The title is one of the essential attributes for ranking and increasing your CTR for both Shopping Ads, Buy on Google, Free Listings, and Display Ads.
Optimizing your title increases your data feed quality, which results in better performance. This means you get more eligible impressions due to the higher ranking, and you get better click-through rates due to better visual text and search query matches.
You can expect as much as 200% improvement by correctly building your titles.
Improved titles are beneficial for both Google’s algorithm and consumers reading the title.
The latest client since writing this article, where I improved the titles, had an immediate impact in getting more impressions and more clicks.
Absolutely yes, as long as you describe the products accurately, you can have different titles on your website vs your data feed.
You can also change up the titles vs your website SEO structured data title, and you can add extra keywords.
The recommended length for a title is between 60 and 80 characters long, with up to a maximum of 150 characters. The recommendation is based on your ads’ average maximum visible length, based on current ad formats. This is 70 characters long.
Do not full cap words unless it is a commonly known abbreviation or word. You can, however, capitalize the first letter of each word.
Separate your titles using hyphens or pipelines. This helps users to read your titles easily.
Do not include any promotional text such as shipping, prices, discounts, dates etc.
Match the language used for the target country. For example, if your target country is the United Kingdom, then make sure your grammar is UK English and not US English. Or, if your target country is the United States, do not submit the French language.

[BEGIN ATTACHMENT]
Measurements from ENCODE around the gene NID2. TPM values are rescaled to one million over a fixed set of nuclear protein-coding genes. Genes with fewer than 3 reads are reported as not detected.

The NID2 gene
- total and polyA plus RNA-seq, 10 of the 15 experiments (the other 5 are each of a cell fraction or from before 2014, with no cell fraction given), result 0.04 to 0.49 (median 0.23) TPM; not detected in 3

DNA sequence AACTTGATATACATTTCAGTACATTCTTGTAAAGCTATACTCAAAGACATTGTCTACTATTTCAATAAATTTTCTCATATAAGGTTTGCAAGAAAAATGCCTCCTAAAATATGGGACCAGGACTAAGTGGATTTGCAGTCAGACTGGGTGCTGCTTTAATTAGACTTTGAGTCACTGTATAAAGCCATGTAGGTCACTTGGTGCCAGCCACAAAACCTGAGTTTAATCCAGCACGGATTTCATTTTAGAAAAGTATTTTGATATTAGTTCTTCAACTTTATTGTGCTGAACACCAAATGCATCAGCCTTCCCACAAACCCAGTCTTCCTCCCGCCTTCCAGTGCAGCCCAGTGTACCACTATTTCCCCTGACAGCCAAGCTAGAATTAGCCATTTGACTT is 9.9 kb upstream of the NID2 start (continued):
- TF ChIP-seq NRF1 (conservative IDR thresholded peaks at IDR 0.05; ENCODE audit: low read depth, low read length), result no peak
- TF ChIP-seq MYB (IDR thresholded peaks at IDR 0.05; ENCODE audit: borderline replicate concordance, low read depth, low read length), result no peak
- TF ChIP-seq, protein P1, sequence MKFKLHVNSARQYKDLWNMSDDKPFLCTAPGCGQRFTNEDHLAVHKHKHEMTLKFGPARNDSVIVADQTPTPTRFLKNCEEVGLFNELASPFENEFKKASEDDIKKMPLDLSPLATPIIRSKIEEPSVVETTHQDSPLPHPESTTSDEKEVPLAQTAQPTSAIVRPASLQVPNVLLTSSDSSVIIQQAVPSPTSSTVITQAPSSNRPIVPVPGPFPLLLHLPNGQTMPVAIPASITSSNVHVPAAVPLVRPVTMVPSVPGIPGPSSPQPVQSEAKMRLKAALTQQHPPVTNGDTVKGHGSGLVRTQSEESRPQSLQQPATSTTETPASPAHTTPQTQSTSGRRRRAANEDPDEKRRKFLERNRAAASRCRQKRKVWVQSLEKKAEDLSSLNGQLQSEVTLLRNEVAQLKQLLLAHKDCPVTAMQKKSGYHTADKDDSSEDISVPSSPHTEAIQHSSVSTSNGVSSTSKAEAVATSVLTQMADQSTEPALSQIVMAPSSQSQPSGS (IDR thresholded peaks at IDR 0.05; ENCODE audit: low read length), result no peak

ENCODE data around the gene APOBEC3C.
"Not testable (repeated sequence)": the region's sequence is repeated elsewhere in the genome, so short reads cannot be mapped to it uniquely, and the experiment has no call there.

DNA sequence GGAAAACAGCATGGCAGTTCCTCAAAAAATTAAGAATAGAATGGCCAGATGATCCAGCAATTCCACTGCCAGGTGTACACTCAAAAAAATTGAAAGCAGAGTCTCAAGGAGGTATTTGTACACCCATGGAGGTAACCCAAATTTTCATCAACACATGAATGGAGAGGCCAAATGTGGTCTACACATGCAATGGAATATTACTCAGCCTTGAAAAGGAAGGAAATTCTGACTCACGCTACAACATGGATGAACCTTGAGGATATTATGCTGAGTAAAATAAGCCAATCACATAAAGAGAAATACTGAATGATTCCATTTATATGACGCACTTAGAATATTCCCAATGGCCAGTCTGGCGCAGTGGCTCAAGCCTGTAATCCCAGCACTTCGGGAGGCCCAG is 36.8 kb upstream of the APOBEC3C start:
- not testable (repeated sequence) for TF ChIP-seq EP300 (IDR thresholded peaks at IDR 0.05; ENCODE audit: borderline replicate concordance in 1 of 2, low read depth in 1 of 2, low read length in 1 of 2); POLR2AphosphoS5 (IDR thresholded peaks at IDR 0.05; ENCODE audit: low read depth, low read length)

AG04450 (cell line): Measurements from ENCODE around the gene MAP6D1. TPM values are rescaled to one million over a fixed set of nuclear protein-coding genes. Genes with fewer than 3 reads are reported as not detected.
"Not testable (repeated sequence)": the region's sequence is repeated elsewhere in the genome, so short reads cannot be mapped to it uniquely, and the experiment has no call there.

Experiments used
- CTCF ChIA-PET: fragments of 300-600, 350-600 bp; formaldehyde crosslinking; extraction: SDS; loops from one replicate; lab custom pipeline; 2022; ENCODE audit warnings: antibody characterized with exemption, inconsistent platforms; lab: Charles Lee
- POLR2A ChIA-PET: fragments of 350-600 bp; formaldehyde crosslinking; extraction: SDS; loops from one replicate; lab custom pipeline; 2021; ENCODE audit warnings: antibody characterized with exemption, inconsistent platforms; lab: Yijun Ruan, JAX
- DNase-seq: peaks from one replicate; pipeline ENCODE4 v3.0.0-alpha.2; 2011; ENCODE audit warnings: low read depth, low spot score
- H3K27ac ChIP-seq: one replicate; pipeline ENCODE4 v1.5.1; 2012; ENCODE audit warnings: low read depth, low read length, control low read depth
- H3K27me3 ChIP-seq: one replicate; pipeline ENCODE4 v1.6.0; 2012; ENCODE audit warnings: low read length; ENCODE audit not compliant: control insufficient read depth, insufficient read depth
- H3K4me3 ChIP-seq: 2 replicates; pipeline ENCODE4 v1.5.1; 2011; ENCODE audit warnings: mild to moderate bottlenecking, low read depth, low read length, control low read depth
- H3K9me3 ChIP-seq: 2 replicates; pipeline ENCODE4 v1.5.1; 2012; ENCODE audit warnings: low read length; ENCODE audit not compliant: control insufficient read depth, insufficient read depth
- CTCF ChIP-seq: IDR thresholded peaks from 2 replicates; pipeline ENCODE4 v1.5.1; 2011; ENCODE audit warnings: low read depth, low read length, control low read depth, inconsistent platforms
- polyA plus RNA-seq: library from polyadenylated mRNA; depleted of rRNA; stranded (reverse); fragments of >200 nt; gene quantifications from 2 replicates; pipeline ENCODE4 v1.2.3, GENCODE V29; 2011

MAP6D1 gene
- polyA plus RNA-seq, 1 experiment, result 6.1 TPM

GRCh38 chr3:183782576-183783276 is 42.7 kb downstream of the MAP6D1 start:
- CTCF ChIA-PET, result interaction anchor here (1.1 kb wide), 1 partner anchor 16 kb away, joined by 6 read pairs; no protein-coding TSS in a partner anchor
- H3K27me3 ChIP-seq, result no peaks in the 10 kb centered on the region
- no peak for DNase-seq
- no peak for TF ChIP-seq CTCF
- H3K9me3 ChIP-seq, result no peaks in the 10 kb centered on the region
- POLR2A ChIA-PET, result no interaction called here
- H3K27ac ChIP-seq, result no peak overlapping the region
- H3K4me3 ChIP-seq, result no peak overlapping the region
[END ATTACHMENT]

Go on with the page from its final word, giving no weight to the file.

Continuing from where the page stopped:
Avoid titles that include repetitive keywords or keywords that all sound the same but written slightly differently. The more spammy your title sounds, the more likely you will get the product disapproved.
Do not use special repetitive characters, emojis, or combinations of characters, symbols that create a smiley.
When you submit variants, make sure not to submit the same title for each variant. Instead, each title needs to be unique. You can do this by including what variates between each product. For example, it differs in size and color, then submit the size and color alongside the base title.
Use numeric values such as 1, 2, 3, 4 instead of using words such as one, two, three, four.
When selling white-label products, it is better to use generic titles.
If you are selling well-known brands, make sure the brand, product name, and model number are included.
Keep in mind how titles look in different ad formats and different devices. What is more visible on the shopping tab, is less visible on web search carousel. Or what is more visible on a desktop compared to less visible titles on a smartphone.
Titles can be as short as 25 characters or as long as 150 characters.
Analyze your customer search queries and find a pattern of how your customers are searching if you have identified how customers are searching, then include these search terms at the beginning of your title.
It is extremely easy to get underperforming titles from missing keywords to incorrect title structured (explained below). Creating titles based on how consumers search is the best method.
You can use Google Analytics or Google Search Console.
Don’t have your own data? You can also use SpyFu or SemRush.
You can also use suggested search terms on Google, Yahoo, Bing or DuckDuckGo. You might find different suggestions based on each search engine.